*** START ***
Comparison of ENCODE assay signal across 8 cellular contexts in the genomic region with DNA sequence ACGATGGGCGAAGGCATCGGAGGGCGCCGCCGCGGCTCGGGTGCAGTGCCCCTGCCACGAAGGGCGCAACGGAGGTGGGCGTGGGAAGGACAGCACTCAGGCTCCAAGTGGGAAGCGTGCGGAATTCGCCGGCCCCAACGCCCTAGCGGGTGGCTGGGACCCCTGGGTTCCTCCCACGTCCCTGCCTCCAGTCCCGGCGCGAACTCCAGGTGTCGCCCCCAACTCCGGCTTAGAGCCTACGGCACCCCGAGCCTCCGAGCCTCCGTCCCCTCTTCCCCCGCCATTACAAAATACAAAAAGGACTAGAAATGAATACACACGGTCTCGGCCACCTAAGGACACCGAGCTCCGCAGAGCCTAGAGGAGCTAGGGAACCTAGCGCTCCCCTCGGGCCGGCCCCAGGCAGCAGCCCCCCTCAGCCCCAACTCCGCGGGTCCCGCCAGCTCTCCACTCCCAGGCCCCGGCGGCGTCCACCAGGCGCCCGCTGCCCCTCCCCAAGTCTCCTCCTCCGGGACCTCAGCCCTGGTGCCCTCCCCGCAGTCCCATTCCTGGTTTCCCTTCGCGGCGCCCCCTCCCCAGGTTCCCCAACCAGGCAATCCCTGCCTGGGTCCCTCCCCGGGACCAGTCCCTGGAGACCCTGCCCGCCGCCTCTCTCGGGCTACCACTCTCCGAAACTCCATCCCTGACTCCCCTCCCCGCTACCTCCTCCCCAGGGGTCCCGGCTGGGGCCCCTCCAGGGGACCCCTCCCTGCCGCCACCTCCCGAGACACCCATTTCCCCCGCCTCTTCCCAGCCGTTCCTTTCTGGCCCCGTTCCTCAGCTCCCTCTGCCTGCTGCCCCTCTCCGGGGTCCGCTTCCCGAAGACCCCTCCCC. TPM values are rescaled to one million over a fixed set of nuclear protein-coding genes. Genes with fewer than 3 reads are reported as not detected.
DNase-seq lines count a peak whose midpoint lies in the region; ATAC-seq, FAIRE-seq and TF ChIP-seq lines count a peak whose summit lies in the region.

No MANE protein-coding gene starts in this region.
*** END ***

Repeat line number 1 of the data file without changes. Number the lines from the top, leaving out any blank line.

Comparison of ENCODE assay signal across 8 cellular contexts in the genomic region with DNA sequence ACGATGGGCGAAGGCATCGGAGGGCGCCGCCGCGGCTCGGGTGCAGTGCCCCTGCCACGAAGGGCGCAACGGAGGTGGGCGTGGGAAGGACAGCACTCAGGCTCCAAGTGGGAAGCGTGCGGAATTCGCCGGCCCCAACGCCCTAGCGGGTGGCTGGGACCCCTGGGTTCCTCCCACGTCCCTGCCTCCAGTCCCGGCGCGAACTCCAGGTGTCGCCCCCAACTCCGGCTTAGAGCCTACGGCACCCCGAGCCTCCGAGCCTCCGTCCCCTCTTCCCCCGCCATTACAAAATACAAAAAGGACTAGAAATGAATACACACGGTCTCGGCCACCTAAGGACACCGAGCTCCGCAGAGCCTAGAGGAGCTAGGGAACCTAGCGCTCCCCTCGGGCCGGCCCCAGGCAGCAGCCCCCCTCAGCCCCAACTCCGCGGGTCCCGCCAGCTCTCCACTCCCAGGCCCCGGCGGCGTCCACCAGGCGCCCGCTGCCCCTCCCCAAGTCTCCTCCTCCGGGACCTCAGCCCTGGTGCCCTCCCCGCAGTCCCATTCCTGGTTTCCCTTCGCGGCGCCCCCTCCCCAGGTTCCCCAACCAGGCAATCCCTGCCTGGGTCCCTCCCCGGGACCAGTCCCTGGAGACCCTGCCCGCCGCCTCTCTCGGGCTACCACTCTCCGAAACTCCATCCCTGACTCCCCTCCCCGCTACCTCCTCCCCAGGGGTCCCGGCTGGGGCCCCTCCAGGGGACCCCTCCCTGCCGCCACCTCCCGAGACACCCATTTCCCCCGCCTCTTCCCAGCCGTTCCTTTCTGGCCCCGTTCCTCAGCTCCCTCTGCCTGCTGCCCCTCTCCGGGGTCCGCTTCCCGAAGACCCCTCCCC. TPM values are rescaled to one million over a fixed set of nuclear protein-coding genes. Genes with fewer than 3 reads are reported as not detected.